Pump it up

Published: Friday 31 July 1998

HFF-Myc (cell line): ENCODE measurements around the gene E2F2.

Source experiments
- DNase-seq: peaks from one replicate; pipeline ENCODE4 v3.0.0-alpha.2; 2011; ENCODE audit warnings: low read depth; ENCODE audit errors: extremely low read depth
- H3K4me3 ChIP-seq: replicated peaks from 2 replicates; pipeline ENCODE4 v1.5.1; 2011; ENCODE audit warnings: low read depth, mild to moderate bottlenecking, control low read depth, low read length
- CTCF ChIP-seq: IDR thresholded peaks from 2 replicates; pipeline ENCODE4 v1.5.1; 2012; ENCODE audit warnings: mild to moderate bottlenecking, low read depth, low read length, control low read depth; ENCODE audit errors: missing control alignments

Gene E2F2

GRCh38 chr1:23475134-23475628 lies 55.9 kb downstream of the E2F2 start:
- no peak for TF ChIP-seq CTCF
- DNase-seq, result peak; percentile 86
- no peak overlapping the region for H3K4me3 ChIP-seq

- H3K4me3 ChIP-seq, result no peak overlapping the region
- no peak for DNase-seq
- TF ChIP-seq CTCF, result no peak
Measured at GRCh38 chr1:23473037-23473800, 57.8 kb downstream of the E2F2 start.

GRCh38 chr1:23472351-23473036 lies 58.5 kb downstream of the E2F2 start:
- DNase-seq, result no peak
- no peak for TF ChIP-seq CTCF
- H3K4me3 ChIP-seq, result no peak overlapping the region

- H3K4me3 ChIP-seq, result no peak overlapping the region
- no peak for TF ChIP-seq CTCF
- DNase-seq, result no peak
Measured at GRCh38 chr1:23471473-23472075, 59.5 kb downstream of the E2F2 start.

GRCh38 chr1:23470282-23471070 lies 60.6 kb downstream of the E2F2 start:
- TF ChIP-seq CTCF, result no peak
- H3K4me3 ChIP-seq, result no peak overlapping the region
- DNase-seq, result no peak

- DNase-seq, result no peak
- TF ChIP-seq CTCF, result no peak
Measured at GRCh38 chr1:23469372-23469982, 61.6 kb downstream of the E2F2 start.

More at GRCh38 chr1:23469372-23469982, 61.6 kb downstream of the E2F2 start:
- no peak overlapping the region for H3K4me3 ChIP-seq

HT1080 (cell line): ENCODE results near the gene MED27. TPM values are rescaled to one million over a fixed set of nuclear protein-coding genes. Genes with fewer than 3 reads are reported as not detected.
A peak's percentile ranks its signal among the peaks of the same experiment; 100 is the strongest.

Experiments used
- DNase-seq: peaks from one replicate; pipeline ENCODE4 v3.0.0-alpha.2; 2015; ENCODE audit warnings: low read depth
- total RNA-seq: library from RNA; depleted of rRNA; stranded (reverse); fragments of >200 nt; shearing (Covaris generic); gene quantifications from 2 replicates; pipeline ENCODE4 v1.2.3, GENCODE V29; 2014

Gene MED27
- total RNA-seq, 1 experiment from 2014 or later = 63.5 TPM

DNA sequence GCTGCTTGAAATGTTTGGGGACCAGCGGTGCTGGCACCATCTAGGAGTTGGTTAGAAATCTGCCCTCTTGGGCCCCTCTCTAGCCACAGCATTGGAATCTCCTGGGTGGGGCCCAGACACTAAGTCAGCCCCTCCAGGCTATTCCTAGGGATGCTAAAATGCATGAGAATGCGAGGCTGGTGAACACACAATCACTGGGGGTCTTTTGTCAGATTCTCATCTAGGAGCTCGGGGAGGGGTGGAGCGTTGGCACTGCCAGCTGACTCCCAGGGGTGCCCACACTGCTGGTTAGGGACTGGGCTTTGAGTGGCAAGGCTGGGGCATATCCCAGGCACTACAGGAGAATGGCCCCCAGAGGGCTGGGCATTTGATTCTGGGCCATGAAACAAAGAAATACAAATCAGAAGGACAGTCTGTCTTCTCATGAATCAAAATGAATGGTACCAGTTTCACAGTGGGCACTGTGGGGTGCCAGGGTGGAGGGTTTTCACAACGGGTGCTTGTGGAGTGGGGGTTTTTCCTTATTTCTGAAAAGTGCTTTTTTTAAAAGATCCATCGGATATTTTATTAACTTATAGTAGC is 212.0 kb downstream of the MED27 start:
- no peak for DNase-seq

Accidents in the operating theatre can now be reduced significantly, thanks to a new, cordless portable vacuum cleaner developed at Northwestern University in Illinois, USA, that removes fluids easily and efficiently. At present, most surgeons use suction tubes from central vacuum systems mounted on the wall to remove blood, saline solution and other fluids from the wounds as they operate. However, these tubes frequently get in the way of the doctors, says Richard Lueptow, associate professor of mechanical engineering at Northwestern. "For most operations with large volumes of fluid, they work pretty well, but for some procedures, the long tube is a nuisance," he says. "So we thought it would be worth developing a device similar to a portable vacuum cleaner, but for sucking up fluid from a surgical site." The team built a small vacuum pump with a rechargable battery that provides power for six hours, and a container that holds 500 millilitres of fluid matter.

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